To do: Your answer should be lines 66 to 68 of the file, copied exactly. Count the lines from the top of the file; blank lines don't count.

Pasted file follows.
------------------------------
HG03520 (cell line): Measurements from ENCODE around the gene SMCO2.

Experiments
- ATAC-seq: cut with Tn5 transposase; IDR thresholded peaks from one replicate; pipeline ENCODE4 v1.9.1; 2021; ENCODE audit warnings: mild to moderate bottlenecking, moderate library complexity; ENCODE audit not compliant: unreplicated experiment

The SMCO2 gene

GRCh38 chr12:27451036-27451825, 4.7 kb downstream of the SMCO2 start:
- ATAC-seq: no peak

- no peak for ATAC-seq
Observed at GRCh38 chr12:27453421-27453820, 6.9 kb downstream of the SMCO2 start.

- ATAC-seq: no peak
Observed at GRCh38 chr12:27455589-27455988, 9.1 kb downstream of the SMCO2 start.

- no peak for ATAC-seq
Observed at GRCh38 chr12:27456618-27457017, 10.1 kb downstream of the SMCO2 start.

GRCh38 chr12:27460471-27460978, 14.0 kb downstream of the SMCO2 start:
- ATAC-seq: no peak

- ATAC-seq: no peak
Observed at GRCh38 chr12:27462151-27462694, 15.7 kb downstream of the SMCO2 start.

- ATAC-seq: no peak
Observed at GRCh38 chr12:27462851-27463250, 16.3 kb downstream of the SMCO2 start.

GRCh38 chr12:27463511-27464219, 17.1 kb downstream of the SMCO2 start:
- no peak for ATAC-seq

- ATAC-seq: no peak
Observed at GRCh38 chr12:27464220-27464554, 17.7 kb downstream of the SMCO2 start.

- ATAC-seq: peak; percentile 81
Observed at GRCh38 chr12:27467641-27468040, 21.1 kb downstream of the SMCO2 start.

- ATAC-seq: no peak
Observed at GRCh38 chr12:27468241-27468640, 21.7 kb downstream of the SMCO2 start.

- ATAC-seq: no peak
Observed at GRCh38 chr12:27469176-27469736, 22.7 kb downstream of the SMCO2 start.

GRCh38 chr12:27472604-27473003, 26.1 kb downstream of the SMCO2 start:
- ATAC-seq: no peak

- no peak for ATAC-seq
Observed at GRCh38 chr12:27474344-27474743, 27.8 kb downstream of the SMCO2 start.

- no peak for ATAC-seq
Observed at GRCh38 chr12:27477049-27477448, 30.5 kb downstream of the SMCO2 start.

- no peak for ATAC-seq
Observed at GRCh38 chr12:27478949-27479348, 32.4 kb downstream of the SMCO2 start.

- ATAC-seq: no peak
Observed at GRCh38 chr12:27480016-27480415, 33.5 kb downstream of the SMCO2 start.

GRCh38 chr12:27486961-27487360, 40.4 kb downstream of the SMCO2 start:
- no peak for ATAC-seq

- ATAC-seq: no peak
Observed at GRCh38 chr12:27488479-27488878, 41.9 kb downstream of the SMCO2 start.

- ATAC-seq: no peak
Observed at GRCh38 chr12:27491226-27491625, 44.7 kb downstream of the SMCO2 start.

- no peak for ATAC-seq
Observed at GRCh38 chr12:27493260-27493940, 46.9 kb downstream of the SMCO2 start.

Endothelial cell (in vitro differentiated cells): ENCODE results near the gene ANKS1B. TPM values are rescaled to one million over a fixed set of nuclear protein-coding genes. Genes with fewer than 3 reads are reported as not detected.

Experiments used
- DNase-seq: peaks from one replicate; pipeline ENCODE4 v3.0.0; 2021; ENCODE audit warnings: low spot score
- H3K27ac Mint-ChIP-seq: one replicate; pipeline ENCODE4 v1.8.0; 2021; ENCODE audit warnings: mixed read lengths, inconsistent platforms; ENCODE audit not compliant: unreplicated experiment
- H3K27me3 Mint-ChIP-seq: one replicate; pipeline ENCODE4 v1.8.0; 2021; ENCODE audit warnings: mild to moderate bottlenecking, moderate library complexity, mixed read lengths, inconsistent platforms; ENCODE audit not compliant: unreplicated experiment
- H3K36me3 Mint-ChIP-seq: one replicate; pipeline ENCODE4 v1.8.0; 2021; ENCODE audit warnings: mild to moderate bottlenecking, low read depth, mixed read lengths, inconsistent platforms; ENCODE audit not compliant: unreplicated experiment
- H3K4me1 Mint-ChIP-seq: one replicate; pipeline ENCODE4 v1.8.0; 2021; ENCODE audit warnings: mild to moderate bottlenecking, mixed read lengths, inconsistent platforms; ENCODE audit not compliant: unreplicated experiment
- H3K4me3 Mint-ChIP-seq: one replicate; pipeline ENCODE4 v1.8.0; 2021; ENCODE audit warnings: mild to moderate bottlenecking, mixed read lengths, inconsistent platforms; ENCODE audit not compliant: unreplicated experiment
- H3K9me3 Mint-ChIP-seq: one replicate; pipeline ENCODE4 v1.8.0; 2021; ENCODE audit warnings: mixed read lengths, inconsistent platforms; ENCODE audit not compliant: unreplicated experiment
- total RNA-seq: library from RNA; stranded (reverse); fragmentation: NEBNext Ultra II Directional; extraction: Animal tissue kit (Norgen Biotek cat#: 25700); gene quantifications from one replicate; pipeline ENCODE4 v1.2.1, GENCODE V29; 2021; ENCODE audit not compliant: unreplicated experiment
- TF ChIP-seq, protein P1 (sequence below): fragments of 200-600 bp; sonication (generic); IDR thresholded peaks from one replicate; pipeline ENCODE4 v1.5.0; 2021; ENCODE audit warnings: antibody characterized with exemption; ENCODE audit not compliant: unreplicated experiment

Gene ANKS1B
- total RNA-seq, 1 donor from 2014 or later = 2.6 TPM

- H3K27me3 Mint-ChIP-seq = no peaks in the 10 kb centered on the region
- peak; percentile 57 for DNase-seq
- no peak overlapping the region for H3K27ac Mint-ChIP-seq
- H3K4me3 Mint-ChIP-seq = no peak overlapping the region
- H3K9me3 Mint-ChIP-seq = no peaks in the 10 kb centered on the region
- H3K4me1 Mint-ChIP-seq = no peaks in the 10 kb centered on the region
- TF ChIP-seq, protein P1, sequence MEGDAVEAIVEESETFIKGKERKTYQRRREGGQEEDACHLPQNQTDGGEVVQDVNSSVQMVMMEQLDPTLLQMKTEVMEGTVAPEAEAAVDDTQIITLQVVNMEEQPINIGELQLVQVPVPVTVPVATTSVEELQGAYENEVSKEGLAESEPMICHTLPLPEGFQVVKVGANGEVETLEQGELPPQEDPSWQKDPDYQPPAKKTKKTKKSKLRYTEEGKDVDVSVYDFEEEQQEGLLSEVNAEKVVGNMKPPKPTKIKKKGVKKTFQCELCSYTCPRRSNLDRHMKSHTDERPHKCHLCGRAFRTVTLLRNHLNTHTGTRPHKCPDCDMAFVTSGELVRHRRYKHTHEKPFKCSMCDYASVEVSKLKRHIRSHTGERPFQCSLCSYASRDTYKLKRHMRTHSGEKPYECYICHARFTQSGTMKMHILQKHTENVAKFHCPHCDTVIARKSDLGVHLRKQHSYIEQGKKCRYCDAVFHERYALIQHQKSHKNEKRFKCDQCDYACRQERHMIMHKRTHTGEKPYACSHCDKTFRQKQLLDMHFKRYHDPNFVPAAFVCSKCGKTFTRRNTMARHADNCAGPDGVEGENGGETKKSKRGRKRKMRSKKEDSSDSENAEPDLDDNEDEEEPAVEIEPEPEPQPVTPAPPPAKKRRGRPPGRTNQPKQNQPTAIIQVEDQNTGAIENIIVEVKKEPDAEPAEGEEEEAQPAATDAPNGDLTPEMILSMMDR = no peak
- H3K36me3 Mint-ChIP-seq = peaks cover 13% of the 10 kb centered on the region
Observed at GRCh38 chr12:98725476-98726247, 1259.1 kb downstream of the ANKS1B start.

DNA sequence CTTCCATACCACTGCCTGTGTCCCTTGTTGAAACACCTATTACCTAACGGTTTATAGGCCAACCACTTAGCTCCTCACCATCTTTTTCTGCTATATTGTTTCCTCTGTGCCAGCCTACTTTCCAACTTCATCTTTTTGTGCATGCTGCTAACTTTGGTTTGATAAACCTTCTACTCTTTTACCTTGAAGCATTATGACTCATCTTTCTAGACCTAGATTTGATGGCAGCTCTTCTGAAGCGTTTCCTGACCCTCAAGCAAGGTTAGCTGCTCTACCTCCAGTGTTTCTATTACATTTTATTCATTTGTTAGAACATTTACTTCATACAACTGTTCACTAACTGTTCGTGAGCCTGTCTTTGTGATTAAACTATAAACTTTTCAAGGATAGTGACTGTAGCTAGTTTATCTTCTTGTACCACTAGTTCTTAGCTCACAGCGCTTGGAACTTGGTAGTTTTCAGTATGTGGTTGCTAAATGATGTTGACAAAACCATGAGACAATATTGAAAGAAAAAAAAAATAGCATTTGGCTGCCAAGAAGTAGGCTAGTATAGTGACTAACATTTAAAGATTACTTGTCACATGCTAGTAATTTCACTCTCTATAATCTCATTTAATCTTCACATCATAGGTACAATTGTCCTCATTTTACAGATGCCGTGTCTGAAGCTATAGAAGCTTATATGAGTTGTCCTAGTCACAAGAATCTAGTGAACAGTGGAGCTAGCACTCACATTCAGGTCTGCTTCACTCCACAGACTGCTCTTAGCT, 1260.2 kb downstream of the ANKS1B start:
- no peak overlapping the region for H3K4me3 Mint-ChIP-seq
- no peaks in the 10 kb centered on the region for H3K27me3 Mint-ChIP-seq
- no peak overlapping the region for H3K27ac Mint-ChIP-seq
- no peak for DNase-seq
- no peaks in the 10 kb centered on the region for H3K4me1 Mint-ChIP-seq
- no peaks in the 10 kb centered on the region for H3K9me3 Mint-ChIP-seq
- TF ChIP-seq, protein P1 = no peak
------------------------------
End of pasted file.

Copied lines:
- TF ChIP-seq, protein P1, sequence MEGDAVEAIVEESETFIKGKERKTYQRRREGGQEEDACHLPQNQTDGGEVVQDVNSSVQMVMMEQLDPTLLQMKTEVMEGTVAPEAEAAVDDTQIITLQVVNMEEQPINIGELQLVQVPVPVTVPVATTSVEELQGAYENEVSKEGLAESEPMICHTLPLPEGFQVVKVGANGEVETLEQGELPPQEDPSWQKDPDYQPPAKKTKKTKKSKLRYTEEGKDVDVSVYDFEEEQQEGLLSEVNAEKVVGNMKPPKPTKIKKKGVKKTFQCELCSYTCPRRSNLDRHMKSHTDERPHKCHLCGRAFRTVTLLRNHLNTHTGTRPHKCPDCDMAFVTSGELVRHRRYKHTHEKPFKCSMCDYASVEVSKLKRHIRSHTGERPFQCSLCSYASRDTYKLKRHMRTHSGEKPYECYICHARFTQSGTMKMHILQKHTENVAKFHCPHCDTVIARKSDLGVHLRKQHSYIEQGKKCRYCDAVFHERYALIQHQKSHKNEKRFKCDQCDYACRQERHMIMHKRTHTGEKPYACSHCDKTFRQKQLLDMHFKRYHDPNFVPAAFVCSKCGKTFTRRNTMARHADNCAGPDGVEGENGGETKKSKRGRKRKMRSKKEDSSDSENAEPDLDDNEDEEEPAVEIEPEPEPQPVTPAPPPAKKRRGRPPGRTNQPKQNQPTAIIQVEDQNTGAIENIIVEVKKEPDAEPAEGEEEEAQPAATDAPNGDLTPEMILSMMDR = no peak
- H3K36me3 Mint-ChIP-seq = peaks cover 13% of the 10 kb centered on the region
Observed at GRCh38 chr12:98725476-98726247, 1259.1 kb downstream of the ANKS1B start.